Monday, Sept. 30, 2013 | 2 a.m.
Everything except the airplane ride was new to Rosalia Salazar.
A senior at Veterans Tribute Career & Technical Academy, Salazar in August pitched her tent, slept under the stars, navigated the Colorado River and learned about life without the comforts of home and conveniences of life in Las Vegas.
What Salazar and the other 17 students on the first Nuestro Rio Latino Youth Excursion were really there to learn about, though, were water issues.
“Our first night there I was kind of scared a little bit. I was lying down in the cot and sort of freaking out. I don’t know why,” Salazar said. “And then I just began to feel nature take over. I felt the presence of the river. And what really put me to sleep was the water, the rapids, and then you hear nature all around you and then silence. It’s nothing like we have here in Vegas. We are used to pollution and having everything available to us 24/7. That peace and serenity was amazing.”
Nuestro Rio is an organization focused on preserving the Colorado River and promoting the importance of the river in Hispanic history and culture. The Latino Youth Excursion selects students who submitted essays on the importance of water issues to take a trip along the river to cultivate the next generation of river advocates. A group of 18 students from Nevada, New Mexico, Arizona and Colorado made the trip with a few chaperones and trained guides, and a select few will take their knowledge to Washington, D.C., today in an attempt to influence lawmakers.
“We wanted to educate the kids about the ecological history of the river, the political history of the river and the cultural history of the river,” said Marco Rauda, national coordinator for Nuestro Rio. “We wanted to connect the kids, and their history, with the river so they can be advocates for us in the future.”
The group spent six days rafting from Lee’s Ferry to Whittaker Creek and came back armed with statistics and real-life experiences to bolster the case for water conservation. Like Salazar, most of the students had never spent time in the wilderness.
“It was a lot of firsts for me,” Salazar said. “It was my first camping experience, first rafting trip and first ride on a helicopter.”
The Colorado River Basin is suffering from a drought that has lasted for more than a decade coupled with an ever-increasing demand for water.
Each year federal officials release water from Lake Powell to flow downriver to Lake Mead. This year’s release is expected to be the smallest on record.
The Colorado River Basin spans parts of seven states, including Nevada, and is one of the most vital sources of water in the western United States and northern Mexico. The river and its tributaries provide water to about 40 million people for municipal use and also supply the water used to irrigate about 4 million acres of land. At least 22 Native American tribes, seven National Wildlife Refuges, four National Recreation Areas — including Lake Mead National Recreation Area — and 11 national parks depend on the river for water.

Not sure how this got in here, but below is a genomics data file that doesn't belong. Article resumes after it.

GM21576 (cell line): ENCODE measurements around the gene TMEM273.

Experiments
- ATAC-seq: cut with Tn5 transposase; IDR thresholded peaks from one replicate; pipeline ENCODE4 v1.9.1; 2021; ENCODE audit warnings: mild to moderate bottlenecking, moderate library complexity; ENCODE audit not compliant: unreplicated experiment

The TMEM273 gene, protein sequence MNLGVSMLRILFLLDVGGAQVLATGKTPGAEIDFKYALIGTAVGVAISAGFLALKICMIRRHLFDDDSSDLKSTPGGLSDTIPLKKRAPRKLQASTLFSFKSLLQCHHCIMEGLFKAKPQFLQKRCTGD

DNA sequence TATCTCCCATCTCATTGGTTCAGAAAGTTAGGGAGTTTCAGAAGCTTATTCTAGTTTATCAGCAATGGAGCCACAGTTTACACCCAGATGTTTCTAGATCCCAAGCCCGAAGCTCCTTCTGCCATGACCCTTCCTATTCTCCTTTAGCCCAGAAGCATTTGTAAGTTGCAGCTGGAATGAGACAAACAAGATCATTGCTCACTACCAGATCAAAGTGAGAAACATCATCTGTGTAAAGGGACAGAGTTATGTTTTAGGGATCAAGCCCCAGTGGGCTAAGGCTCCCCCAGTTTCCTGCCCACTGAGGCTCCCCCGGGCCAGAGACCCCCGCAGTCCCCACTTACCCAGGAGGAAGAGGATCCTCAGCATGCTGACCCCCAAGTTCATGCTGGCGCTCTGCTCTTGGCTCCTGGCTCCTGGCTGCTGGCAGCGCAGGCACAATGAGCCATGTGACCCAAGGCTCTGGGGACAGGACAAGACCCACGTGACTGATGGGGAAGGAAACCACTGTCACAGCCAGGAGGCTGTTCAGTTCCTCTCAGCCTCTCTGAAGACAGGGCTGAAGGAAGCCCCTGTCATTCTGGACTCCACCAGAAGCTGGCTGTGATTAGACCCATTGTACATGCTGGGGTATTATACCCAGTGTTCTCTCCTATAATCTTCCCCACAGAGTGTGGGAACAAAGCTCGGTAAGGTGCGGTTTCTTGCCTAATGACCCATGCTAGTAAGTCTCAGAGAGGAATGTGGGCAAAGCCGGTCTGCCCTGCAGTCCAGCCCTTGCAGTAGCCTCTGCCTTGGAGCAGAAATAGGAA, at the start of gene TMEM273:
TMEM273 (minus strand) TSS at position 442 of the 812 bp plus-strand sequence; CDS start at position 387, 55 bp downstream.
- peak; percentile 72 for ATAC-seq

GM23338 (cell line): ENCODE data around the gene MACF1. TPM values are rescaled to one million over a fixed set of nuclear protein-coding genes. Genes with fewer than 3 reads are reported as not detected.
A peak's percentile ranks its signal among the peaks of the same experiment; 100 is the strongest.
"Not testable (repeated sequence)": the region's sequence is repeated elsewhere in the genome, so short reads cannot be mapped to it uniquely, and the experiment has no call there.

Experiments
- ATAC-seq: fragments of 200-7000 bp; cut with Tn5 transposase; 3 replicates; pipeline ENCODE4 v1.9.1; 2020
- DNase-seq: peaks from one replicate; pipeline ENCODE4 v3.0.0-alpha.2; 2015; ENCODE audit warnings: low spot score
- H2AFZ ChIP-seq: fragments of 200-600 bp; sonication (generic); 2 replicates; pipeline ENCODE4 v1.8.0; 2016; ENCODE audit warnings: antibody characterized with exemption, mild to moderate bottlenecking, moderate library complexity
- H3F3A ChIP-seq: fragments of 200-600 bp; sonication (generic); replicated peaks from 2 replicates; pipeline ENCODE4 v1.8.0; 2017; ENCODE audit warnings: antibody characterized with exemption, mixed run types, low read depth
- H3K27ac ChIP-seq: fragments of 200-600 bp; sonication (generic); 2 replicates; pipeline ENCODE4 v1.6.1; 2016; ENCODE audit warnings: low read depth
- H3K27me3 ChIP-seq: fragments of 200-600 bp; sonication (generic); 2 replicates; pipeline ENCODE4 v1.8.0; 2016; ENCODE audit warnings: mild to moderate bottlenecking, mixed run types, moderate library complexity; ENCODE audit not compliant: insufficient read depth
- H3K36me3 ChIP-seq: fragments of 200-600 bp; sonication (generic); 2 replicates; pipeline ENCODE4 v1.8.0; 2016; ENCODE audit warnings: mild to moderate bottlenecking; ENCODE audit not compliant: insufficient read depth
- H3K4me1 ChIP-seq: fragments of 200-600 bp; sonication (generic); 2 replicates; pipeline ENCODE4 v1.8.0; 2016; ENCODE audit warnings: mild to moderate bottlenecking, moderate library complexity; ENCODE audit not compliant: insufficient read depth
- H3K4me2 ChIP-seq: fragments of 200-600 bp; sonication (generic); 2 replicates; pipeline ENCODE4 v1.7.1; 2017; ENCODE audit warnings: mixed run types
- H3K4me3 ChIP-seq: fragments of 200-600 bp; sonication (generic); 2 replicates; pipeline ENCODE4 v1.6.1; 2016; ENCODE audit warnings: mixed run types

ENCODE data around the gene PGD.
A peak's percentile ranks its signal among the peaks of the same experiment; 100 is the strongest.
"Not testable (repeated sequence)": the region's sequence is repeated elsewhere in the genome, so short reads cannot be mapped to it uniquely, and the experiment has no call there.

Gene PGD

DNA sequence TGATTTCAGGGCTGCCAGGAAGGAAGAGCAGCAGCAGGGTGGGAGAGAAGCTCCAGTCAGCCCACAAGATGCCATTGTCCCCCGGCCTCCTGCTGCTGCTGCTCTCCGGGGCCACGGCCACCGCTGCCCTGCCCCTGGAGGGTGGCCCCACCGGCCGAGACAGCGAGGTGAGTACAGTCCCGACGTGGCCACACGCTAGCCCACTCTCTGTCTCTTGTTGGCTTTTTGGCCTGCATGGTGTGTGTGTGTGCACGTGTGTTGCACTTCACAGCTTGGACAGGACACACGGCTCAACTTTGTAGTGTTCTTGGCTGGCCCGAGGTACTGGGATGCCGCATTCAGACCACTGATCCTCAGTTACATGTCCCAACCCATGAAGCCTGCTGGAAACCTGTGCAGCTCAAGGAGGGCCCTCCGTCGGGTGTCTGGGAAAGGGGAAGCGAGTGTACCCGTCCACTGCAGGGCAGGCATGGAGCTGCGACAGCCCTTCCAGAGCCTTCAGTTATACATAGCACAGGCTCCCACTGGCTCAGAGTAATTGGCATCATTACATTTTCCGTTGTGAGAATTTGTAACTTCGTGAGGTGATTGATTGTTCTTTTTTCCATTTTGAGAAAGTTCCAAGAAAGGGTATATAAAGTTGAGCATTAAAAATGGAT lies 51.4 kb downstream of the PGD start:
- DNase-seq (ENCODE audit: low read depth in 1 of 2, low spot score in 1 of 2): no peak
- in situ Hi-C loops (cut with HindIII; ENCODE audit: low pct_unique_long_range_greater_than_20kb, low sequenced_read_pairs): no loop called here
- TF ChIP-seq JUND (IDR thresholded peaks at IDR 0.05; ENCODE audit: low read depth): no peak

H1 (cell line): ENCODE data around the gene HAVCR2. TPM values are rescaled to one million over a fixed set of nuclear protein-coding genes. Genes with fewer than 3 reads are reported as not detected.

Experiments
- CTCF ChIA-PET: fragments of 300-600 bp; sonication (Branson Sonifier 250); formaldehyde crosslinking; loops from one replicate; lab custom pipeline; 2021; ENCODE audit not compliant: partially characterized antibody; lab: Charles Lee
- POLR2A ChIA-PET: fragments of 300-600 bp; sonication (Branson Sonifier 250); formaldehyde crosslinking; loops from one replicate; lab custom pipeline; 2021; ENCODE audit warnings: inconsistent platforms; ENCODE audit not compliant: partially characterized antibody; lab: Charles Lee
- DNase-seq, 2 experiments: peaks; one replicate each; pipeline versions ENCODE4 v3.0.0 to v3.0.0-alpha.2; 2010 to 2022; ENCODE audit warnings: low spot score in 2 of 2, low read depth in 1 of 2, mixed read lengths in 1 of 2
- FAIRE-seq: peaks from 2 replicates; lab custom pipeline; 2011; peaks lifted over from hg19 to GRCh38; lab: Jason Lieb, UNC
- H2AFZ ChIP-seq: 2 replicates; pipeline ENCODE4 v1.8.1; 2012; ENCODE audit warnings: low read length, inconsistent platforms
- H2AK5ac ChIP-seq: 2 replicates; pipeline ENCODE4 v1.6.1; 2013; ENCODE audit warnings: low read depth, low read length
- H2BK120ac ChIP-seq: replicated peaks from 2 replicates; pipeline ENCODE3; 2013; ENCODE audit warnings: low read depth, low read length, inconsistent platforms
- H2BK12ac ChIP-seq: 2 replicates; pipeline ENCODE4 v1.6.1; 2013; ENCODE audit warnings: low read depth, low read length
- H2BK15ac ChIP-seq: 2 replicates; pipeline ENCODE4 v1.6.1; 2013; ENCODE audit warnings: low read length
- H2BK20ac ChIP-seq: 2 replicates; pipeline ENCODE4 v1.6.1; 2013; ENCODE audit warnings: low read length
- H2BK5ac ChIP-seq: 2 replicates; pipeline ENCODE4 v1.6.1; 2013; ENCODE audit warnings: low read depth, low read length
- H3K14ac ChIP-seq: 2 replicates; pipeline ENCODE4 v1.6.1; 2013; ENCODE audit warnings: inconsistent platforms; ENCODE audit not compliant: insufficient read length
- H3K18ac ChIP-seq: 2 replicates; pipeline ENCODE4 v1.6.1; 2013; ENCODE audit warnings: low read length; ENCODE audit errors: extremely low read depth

“One of the things that really impacted me was, as you are going through the river on the raft, you think the water is deep enough as it is, but when we got further into the trip you could see the water line that is so high up above from where you are. I remember sitting on the raft and thinking, ‘If that water line was where the water was today, we would be at the bottom of the river.’ It was really eye-opening. At that moment I realized how much water has gone to waste.”
Salazar came home with water in her thoughts. She put her parents on notice: No more long showers and running the faucet while they brush their teeth. She is turned off by water parks and even softly cajoles her friends to think about water conservation in their daily lives.
“My mom, because she is a woman, gets six to seven minutes in the shower but my dad only gets four minutes,” she said. “I have a stopwatch to time them.”
Five of the 18 students who went on the trip, including Salazar, are scheduled to be in Washington, D.C., until Wednesday to attend conferences and meet with lawmakers and their staffers to share what they learned.
“Drought is the way of the land in the Southwest. If we can get (lawmakers) to understand that the kids are the ones who are going to have to deal with it, maybe that will get them to act,” Rauda said.
Salazar, who admits that before she left she wrongly assumed there would be working bathrooms along the trip down the river, now says she cannot wait to return.
She came back with a twisted knee and the worst sunburn of her life, but her enthusiasm was not dampened when her parents picked her up at the airport.
“I said ‘Mom, we have to go back.’ I really want her to come with me one day. I actually have been trying to talk her into doing a trip on the river instead of having a (high school) graduation party for me. It was such an amazing experience.”